Keeping Meals and Treatment Fresh

Posted on 05/12/16 04:17:pm


Rogers Behavioral Health locations in Oconomowoc and West Allis have been growing some of their own produce to help children and teen patients connect plant growth to their personal changes, reduce food avoidance and keep meals and seasonal treats tasting great. John Williams, director of dining services at Silver Lake Outpatient Center in Oconomowoc, WI, makes a point to include children from the Child Center and Adolescent Center when he grows the produce that will be used in their meals and other dishes at Silver Lake Outpatient Center.

“I believe that if I can get their hands working with food from soil forward, it can help patients with their transitions here at Rogers,” says Williams. “Exposing the kids to the growing process can help reduce their picky eating tendencies, since they’ve been hands-on with the food from its early stages.”

Williams began growing herbs such as oregano, thyme, sage, mint, green onions, cilantro and more on the Oconomowoc campus when he joined Rogers in May 2015. He incorporates all of the produce into dishes at the Oconomowoc and Silver Lake locations—including sauces, flatbreads and chicken meals to name a few. He explains that growing your own produce is also a great way to save. “Herbs can cost as much as $8 a pound and growing your own is a way to get that fresh taste for a low cost,” says Williams.

Patients also enjoy the sensory experience of growing their own plants. “We encourage the kids to pick the plants and taste them as they grow,” says Williams. “Some of the kids may have never grown plants before and it’s a wonderful new experience for them and will hopefully create some healthy habits that will carry over into their adulthood.”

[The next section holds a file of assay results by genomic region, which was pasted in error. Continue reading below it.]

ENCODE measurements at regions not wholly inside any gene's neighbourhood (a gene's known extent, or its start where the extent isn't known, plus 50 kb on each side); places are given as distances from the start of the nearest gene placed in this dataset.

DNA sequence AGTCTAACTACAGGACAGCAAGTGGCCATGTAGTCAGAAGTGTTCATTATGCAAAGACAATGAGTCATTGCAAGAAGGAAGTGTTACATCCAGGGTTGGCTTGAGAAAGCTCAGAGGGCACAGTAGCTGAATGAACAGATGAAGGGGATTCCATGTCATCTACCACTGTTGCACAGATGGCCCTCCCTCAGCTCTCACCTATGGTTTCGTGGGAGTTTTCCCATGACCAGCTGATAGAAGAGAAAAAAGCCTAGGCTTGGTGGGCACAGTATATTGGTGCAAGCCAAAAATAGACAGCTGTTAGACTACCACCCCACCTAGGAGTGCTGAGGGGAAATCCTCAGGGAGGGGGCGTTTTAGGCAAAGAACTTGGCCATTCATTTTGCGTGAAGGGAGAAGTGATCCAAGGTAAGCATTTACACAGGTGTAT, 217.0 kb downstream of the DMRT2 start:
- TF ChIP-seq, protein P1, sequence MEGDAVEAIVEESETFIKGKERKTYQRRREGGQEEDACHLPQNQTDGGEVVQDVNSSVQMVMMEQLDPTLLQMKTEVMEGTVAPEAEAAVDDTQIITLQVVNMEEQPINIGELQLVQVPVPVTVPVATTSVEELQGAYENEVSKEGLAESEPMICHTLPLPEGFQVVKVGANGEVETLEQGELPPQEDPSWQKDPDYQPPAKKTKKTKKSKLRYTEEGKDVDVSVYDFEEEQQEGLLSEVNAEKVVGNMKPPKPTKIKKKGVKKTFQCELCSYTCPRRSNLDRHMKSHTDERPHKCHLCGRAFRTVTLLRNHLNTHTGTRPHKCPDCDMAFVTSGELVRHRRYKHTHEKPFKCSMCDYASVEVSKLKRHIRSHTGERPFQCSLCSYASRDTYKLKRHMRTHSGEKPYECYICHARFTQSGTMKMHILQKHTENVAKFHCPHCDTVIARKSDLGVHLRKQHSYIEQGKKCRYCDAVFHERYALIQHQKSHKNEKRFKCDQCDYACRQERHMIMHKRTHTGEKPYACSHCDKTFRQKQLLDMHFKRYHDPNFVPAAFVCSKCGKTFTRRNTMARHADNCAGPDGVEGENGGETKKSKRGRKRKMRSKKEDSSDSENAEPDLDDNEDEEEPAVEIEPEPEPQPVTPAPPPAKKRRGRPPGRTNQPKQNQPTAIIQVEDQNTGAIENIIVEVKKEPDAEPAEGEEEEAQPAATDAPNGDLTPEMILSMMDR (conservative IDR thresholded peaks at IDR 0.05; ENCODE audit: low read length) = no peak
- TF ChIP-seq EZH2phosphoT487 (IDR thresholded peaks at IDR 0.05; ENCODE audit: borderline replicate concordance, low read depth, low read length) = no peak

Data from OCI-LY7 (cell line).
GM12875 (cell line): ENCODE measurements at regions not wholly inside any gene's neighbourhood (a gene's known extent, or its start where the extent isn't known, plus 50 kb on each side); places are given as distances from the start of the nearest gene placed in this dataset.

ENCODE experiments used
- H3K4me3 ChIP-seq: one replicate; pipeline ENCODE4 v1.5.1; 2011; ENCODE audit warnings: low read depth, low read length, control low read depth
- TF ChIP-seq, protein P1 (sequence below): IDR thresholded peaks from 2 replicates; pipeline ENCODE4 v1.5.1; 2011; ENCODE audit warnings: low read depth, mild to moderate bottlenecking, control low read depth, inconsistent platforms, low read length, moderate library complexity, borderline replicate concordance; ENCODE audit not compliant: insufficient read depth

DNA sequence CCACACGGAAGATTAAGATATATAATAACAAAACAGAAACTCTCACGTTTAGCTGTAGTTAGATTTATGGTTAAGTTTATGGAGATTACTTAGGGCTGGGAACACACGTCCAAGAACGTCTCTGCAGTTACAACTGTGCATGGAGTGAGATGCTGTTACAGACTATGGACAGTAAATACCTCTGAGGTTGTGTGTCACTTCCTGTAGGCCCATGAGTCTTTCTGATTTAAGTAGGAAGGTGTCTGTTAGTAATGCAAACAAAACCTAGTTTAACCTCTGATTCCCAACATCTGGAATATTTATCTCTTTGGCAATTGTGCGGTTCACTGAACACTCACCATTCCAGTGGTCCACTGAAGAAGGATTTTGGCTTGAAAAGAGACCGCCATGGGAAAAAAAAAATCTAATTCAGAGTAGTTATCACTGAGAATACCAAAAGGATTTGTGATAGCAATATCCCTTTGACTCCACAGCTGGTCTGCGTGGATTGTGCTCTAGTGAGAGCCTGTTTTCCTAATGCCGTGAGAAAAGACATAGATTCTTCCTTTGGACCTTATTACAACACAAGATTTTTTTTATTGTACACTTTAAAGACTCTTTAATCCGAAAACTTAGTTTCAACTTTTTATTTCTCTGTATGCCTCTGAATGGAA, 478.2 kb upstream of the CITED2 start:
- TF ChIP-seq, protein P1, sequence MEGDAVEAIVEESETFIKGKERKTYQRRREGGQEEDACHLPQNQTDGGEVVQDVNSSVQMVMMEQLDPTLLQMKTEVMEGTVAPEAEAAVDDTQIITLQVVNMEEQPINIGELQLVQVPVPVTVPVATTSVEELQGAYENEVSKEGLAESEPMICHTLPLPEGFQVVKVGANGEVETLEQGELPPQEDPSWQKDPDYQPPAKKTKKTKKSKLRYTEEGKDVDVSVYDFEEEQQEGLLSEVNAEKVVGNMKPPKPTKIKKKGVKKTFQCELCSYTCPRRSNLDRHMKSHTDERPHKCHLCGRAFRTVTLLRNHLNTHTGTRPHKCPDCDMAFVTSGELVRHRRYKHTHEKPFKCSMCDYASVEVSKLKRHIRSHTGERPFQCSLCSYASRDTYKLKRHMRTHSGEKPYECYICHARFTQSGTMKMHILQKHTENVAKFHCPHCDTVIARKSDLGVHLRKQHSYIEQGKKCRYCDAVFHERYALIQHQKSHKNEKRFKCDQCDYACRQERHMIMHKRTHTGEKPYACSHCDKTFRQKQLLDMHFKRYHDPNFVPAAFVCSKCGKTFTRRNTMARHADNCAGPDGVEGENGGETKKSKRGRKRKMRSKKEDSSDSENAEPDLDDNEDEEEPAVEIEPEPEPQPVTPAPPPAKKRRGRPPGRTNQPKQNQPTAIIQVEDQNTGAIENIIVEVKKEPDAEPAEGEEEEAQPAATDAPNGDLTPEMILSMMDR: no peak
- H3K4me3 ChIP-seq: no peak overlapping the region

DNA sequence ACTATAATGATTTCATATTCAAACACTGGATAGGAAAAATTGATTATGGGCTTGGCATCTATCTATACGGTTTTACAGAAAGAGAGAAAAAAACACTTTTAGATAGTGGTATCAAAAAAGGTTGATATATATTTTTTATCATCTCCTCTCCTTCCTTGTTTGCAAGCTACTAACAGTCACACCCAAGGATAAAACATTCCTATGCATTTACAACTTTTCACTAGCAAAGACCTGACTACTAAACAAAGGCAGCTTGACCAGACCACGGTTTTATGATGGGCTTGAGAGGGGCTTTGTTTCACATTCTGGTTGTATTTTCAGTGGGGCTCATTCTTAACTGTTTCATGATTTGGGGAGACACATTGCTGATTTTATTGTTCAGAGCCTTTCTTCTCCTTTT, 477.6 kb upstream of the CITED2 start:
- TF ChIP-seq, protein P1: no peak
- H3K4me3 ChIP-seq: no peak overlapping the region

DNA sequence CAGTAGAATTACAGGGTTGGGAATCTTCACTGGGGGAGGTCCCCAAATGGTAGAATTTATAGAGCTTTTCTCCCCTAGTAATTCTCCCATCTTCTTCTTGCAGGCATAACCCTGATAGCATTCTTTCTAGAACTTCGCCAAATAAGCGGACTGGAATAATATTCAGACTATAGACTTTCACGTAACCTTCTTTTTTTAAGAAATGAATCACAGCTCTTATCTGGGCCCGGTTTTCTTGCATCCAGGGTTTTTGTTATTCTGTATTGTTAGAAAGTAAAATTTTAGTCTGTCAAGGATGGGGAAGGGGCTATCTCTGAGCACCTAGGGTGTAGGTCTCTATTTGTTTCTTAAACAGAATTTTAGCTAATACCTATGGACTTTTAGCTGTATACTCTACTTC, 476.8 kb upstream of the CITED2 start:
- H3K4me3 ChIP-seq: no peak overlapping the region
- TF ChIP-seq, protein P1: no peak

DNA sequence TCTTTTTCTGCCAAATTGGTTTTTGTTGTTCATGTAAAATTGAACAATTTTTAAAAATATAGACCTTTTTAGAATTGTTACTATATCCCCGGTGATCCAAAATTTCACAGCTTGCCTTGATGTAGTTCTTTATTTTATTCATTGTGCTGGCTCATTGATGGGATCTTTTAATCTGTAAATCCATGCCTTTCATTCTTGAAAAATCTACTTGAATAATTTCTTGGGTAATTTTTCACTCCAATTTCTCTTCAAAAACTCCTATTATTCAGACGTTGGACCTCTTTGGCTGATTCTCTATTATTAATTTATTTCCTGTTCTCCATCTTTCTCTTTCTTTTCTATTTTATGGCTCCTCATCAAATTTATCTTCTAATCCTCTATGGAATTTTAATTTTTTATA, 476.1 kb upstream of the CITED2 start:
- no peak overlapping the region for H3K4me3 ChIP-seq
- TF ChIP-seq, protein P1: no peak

For three years, Rogers’ West Allis location has been growing produce such as peppers, tomatoes and strawberries to showcase in their garden show held every June. Patients in Rogers’ West Allis day treatment program for children and partial hospitalization program for adolescents are involved in the entire process from the first planting to enjoying the harvest. “We talk about gardening in general as an excellent coping skill which helps decrease depression,” says Nancy Goranson, PsyD, attending psychologist at Rogers in West Allis. “It’s a positive family activity and helps young people learn responsibility because they have to regularly care for something outside of themselves.”

Dr. Goranson also explains that gardening helps patients learn that by taking small steps, they can achieve large accomplishments. “The commitment needed to water a plant daily, pull weeds, and enjoy the beauty of flowers or delicious food that results from this work helps our patients see that they can take daily steps to meet their program goals.”

The Rogers’ team has hopes to expand the gardening possibilities in the years to come. The dietary services team at Rogers in Brown Deer plans on growing produce with patients for the first time this spring and Williams would like to increase the number of Rogers’ locations that garden. “It’d be great to eventually have tomato plants here in Oconomowoc or gardening space at the Eating Disorder Center in Delafield,” says Williams. “Now that we have the greenhouse in Oconomowoc, it’s going to be exciting to see how the patients grow alongside the produce they care for.”


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